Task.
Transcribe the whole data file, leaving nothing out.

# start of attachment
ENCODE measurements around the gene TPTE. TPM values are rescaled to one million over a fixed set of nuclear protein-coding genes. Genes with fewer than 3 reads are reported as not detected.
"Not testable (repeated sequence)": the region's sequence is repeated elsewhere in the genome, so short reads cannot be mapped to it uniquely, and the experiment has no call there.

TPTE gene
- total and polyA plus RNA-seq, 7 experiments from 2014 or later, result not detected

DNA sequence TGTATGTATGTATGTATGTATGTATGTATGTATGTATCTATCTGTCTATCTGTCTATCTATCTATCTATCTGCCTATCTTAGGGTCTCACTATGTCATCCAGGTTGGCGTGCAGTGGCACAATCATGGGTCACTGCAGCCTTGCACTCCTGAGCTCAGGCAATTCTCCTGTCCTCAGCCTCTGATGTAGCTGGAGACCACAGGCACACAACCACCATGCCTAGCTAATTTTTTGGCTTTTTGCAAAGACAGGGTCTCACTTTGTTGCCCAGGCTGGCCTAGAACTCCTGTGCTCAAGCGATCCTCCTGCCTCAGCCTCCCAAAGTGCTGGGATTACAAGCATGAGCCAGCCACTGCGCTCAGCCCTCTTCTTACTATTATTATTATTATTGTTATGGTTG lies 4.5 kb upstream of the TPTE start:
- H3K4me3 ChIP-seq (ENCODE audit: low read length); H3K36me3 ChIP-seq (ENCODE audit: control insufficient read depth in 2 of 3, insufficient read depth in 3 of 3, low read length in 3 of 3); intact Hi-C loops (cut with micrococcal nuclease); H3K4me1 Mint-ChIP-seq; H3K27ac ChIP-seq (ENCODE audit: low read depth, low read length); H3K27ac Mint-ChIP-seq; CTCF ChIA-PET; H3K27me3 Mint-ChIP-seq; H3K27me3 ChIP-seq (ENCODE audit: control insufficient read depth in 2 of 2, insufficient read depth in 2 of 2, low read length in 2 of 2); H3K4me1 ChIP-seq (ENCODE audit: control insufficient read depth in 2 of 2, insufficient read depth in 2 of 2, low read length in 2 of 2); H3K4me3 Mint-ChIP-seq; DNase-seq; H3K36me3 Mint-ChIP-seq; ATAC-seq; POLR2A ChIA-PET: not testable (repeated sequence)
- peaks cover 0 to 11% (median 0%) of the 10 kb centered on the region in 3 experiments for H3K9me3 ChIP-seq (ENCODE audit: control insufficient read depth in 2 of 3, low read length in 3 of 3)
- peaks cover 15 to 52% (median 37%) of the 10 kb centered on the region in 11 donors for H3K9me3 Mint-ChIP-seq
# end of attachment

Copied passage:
ENCODE measurements around the gene TPTE. TPM values are rescaled to one million over a fixed set of nuclear protein-coding genes. Genes with fewer than 3 reads are reported as not detected.
"Not testable (repeated sequence)": the region's sequence is repeated elsewhere in the genome, so short reads cannot be mapped to it uniquely, and the experiment has no call there.

TPTE gene
- total and polyA plus RNA-seq, 7 experiments from 2014 or later, result not detected

DNA sequence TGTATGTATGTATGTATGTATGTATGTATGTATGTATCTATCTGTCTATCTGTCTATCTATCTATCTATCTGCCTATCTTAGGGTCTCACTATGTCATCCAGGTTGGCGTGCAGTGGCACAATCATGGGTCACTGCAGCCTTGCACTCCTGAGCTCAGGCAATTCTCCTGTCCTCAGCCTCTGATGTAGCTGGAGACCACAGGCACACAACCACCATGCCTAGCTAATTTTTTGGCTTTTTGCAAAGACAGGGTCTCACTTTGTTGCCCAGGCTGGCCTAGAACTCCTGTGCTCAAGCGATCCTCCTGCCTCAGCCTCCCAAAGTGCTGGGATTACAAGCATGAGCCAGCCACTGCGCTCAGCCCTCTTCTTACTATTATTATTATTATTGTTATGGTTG lies 4.5 kb upstream of the TPTE start:
- H3K4me3 ChIP-seq (ENCODE audit: low read length); H3K36me3 ChIP-seq (ENCODE audit: control insufficient read depth in 2 of 3, insufficient read depth in 3 of 3, low read length in 3 of 3); intact Hi-C loops (cut with micrococcal nuclease); H3K4me1 Mint-ChIP-seq; H3K27ac ChIP-seq (ENCODE audit: low read depth, low read length); H3K27ac Mint-ChIP-seq; CTCF ChIA-PET; H3K27me3 Mint-ChIP-seq; H3K27me3 ChIP-seq (ENCODE audit: control insufficient read depth in 2 of 2, insufficient read depth in 2 of 2, low read length in 2 of 2); H3K4me1 ChIP-seq (ENCODE audit: control insufficient read depth in 2 of 2, insufficient read depth in 2 of 2, low read length in 2 of 2); H3K4me3 Mint-ChIP-seq; DNase-seq; H3K36me3 Mint-ChIP-seq; ATAC-seq; POLR2A ChIA-PET: not testable (repeated sequence)
- peaks cover 0 to 11% (median 0%) of the 10 kb centered on the region in 3 experiments for H3K9me3 ChIP-seq (ENCODE audit: control insufficient read depth in 2 of 3, low read length in 3 of 3)
- peaks cover 15 to 52% (median 37%) of the 10 kb centered on the region in 11 donors for H3K9me3 Mint-ChIP-seq